[ ARTS ]






By Jon Roig
Arizona Daily Wildcat
January 30, 1997

Cool 'Cats on the Prowl


Arizona Daily Wildcat

Courtesy of Alligator Records. Little Charlie Baty, Rick Estrin, Dobie Strange and Ronnie James of Little Charlie and the Nightcats

"What kind of strange place is this?" I asked myself, as I surveyed the inside of the Rialto Cabaret. My friend had already captured the adoring attention of three mustached and middle-aged men. But this was the result of her advances. These guys were too fatherly to be lecherous, but were obviously flattered that a college girl would honor them with her presence, if only to exploit them for cigarettes and free drinks.

It was a lot like visiting one of those Fabulous 50s theme restaurants. Well-mannered middle management types mingled with the Generation Next equivalent of greasers (20 somethings who'd seen "The Wild One" too many times), while the band wailed away in the background.

A lot of work went into the Rialto, and it shows. With an unmatched sound system that was computer modeled by Centennial Hall's sound man, as well as a carefully planned layout, my evening there felt like a blast into another dimension. But that's not to say it wasn't fun - it was actually one of the most enjoyable evenings I've had in a while. Drinks were reasonably priced and well-mixed, and the staff friendly and helpful. And Little Charlie and the Nightcats...


For those of you not familiar with this Sacramento, Calif., band, Little Charlie and the Nightcats laid down cool, danceable grooves - a demented fusion that fell somewhere between rockabilly, lounge and the blues, all with a sly sense of humor. They're vaguely reminiscent of Brian Setzer's post-Stray Cats work with his orchestra, but only in the way they occasionally mine the rich veins of West Coast swing. Inspiration seemed to come from everywhere at once.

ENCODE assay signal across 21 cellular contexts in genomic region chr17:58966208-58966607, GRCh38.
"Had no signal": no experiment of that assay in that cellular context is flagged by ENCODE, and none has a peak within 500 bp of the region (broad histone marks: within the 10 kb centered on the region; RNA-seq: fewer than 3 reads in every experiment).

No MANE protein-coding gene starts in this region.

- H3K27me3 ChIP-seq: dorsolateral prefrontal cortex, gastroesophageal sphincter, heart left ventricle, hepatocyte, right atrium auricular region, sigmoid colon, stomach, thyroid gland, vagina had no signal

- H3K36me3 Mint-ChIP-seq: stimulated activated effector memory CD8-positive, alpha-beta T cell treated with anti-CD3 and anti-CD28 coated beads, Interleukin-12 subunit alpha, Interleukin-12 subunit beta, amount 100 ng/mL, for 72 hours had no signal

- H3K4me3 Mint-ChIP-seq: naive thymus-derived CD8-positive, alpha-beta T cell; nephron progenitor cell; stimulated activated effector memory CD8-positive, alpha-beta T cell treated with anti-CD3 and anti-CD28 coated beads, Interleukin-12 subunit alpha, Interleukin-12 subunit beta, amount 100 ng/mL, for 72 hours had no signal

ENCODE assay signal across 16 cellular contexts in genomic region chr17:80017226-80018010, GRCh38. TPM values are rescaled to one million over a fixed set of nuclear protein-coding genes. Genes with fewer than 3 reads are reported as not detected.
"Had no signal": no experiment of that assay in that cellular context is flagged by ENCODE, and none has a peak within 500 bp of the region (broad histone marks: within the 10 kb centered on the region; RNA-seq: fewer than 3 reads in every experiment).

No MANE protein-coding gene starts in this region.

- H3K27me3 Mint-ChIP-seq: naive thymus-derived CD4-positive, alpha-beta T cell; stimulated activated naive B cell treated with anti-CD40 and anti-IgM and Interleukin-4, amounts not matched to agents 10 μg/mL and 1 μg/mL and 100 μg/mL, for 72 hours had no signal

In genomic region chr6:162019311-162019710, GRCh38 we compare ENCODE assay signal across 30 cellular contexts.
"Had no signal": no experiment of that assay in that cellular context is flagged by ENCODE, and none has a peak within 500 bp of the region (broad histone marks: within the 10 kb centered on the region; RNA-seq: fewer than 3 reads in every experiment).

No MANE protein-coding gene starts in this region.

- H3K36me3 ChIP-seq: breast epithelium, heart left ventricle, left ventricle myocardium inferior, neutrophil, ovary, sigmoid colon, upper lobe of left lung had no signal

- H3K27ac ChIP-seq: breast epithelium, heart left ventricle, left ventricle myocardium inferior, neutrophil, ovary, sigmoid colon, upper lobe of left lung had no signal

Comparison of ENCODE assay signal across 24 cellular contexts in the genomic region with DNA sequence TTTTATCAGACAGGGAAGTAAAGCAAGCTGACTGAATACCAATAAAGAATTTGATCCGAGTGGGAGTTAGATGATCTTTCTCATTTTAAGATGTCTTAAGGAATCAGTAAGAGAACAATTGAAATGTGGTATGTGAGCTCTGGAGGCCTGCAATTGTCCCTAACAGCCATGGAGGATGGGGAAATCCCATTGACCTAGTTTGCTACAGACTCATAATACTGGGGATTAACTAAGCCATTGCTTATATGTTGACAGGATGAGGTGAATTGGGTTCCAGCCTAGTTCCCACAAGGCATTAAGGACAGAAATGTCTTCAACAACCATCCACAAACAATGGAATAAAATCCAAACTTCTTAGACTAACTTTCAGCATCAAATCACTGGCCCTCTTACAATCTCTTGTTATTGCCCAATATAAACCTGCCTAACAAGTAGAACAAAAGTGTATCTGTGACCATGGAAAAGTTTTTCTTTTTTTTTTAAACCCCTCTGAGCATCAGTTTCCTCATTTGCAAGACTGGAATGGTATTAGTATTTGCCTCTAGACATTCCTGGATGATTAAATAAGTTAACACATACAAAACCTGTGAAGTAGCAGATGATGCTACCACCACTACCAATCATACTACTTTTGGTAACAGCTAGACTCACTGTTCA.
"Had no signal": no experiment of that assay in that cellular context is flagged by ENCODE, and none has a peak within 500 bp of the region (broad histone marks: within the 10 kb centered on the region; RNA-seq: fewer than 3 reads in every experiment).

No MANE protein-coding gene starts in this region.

Guitar hero Little Charlie Baty had ample opportunity to flaunt his blazing musicianship. Snatches of the Munsters theme song found its way into his vast repertoire, without seeming like a cheap novelty. But it was harmonocist/vocalist Rick Estrin who was the star of the show.

Imagine a lounge singer with devastating good looks that rival those of the Digital Underground's Humpty Hump, and you've got Estrin. While the three other guys were dressed all rockabilly-cool, Estrin opted for the reddest darn leisure suit I've ever seen. It was flashy, to be sure, but it perfectly complimented his harmonica technique. The tight and creative rhythm section gave him plenty of room to showcase his utter mastery of the mouth harp, with explosive force and chops that dwarf those of Blues Traveler's John Popper. Plus, Popper would have a lot of trouble finding a big enough leisure suit to compete with Estin.

Like the Rialto Cabaret itself, Little Charlie and the Nightcats manage to transcend the schlock by having fun with the campier aspects of their art. What could've been a trip into the hell that is Disney's House of Blues theme park, turned out to be a fun, if not a little surreal, way to spend the evening.